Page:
Ah, the age-old question: how can you tell the difference between a real guru and a fake one?
Unfortunately, the answer isn’t always clear-cut. That said, there are some tell-tale signs that you should be wary of anyone who claims to have a fountain of knowledge and is selling access to it. You know the ones!
So, with that in mind, here are ten reasons why you should be very wary of people who are selling access to their supposed fountain of knowledge:
- They’re always wearing sunglasses indoors. Sure, it might look cool, but it’s also a classic sign of someone who’s trying too hard to look mysterious and important.
- They have a strange obsession with crystals. Look, I’m not saying that crystals don’t have some kind of energy or whatever, but if someone is telling you that a specific crystal will cure all your ailments, you should probably take that with a grain of salt.
- They keep telling you to “trust the process.” What process? The process of taking your money and running?
- They claim to have all the answers, but can’t actually answer any of your questions. If someone is selling access to their fountain of knowledge, they should be able to provide at least some concrete information about what that knowledge actually entails.
- They’re constantly using vague, buzzword-y phrases like “mindfulness” and “self-actualization.” Again, I’m not saying that these concepts aren’t important, but if someone is using them without any real substance behind them, it’s a red flag.
- They have a “secret society” that you can only join if you pay a hefty fee. Look, I get it, exclusivity is attractive. But if someone is asking you for a lot of money just to be part of some exclusive club, that’s a pretty big red flag.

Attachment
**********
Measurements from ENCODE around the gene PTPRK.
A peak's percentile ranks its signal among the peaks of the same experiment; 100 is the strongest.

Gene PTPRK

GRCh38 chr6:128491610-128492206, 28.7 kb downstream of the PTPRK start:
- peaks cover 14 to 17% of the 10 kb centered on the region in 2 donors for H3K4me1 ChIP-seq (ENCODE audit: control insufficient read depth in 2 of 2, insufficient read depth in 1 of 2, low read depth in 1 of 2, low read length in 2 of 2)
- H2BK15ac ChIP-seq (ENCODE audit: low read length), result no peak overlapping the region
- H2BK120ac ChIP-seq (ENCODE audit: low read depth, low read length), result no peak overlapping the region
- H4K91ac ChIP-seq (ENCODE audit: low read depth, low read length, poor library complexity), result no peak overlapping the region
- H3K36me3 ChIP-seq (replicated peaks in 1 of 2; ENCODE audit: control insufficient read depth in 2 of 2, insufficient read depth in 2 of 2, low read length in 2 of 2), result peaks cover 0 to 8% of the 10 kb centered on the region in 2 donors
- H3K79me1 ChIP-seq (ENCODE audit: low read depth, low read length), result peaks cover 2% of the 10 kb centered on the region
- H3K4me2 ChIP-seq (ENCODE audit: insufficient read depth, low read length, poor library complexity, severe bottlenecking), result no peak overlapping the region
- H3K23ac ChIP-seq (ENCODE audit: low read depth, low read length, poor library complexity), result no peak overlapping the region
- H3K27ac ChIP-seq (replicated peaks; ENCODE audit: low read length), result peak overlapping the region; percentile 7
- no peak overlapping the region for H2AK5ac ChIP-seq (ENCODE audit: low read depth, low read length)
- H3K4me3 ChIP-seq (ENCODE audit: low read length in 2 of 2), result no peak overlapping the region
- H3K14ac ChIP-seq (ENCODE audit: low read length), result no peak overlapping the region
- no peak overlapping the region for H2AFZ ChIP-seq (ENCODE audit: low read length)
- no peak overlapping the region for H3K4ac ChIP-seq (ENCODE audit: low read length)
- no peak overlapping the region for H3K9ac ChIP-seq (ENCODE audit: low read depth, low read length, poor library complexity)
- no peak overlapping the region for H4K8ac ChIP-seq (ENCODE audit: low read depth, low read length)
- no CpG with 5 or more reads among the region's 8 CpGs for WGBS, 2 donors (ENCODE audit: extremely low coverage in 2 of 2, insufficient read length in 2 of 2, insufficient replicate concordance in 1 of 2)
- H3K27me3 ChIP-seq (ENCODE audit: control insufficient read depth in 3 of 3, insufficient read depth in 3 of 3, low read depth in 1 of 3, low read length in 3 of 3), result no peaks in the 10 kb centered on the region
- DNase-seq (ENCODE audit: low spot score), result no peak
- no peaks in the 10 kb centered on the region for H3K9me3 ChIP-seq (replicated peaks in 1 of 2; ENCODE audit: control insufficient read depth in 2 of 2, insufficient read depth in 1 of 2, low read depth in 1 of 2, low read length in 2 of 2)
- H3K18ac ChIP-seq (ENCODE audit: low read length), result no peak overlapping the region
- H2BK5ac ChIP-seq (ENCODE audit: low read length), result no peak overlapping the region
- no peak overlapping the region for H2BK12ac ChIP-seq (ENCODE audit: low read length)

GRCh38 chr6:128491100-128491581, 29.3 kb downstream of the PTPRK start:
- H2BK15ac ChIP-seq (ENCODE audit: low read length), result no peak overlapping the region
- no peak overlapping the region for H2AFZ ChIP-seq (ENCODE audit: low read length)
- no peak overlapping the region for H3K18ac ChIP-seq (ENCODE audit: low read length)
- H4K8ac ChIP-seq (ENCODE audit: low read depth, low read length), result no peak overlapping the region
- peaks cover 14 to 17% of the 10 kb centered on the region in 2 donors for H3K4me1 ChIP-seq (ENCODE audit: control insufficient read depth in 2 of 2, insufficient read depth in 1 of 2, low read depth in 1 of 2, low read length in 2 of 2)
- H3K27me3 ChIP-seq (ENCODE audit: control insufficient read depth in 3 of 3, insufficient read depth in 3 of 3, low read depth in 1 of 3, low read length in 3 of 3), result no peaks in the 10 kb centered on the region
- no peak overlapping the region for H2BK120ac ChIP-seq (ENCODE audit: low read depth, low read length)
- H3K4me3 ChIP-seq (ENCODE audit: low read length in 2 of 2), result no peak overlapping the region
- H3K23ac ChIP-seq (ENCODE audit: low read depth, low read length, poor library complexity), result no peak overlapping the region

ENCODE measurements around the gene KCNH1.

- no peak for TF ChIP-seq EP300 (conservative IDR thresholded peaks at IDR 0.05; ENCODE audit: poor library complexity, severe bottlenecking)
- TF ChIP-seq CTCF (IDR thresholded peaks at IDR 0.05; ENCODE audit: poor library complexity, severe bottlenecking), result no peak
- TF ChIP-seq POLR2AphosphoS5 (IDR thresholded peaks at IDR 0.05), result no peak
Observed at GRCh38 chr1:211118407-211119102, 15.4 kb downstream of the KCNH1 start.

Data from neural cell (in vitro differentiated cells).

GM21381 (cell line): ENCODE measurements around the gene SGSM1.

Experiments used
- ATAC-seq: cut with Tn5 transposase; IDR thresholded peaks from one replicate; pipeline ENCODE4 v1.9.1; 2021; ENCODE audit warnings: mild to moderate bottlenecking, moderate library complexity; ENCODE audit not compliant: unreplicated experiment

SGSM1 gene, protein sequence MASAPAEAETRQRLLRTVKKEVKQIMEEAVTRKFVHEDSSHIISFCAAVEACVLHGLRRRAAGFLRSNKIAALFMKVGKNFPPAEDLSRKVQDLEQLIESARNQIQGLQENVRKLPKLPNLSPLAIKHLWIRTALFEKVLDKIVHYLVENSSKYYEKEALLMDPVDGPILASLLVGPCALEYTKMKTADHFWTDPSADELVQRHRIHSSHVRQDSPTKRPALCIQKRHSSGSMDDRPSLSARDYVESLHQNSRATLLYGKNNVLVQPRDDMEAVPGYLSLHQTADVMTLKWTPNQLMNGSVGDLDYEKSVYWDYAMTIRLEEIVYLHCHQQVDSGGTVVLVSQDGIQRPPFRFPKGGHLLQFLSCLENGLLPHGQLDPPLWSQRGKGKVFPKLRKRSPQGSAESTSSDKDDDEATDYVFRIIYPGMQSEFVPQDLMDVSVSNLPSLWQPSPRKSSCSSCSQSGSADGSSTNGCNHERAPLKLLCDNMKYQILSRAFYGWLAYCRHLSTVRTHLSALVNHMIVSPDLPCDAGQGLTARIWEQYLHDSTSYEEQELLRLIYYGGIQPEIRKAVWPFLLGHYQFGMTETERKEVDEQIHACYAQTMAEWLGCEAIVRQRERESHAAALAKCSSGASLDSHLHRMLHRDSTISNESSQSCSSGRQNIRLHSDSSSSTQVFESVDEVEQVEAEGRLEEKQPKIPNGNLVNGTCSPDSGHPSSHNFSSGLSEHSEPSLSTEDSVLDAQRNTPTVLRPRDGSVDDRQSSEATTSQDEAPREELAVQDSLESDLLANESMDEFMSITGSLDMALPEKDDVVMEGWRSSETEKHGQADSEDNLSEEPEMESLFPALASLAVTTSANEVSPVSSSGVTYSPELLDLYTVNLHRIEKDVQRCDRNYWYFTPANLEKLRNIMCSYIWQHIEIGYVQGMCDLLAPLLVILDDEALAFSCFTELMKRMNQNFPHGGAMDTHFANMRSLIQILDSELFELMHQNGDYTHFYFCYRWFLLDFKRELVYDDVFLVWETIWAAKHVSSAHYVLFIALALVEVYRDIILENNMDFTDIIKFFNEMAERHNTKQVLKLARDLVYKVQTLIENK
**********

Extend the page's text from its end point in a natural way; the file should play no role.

- They claim to have access to ancient, mystical knowledge that has been lost to the ages. Uh huh, sure. Because that’s definitely a thing.
- They’re constantly trying to sell you something, whether it’s a book, a course, or a coaching session. There’s nothing inherently wrong with selling products or services, but if someone is constantly pushing you to buy something, it’s a pretty clear sign that they’re more interested in your money than in actually helping you.
- They refuse to provide any real credentials or evidence to back up their claims. If someone is claiming to be an expert in a particular field, they should be able to provide some kind of evidence to back that up.
- They have a cult-like following that worships them and hangs on their every word. Look, I’m not saying that every guru with a lot of followers is a fraud, but it’s definitely a red flag if someone has a bunch of people who are blindly following them without any critical thinking.
So there you have it, ten reasons why you should be very wary of people who are selling access to their supposed fountain of knowledge.
Of course, there are plenty of genuine experts out there who have a lot of valuable knowledge to share, but it’s always important to do your due diligence and make sure that you’re not getting scammed.
By keeping an eye out for the ten red flags we’ve discussed, you can avoid falling victim to their scams and protect yourself. And if you’re looking for genuine expertise and experience, why not check out Virtualnonexecs.com? With over 16,000 members who are all searchable for free, you can find the help you need without having to sign in with goat’s blood.
Stay smart, stay vigilant, and don’t let the fake gurus get the best of you!
And hey, if all else fails, you could always just start your own cult and become a fake guru yourself. Just don’t forget to wear your sunglasses indoors.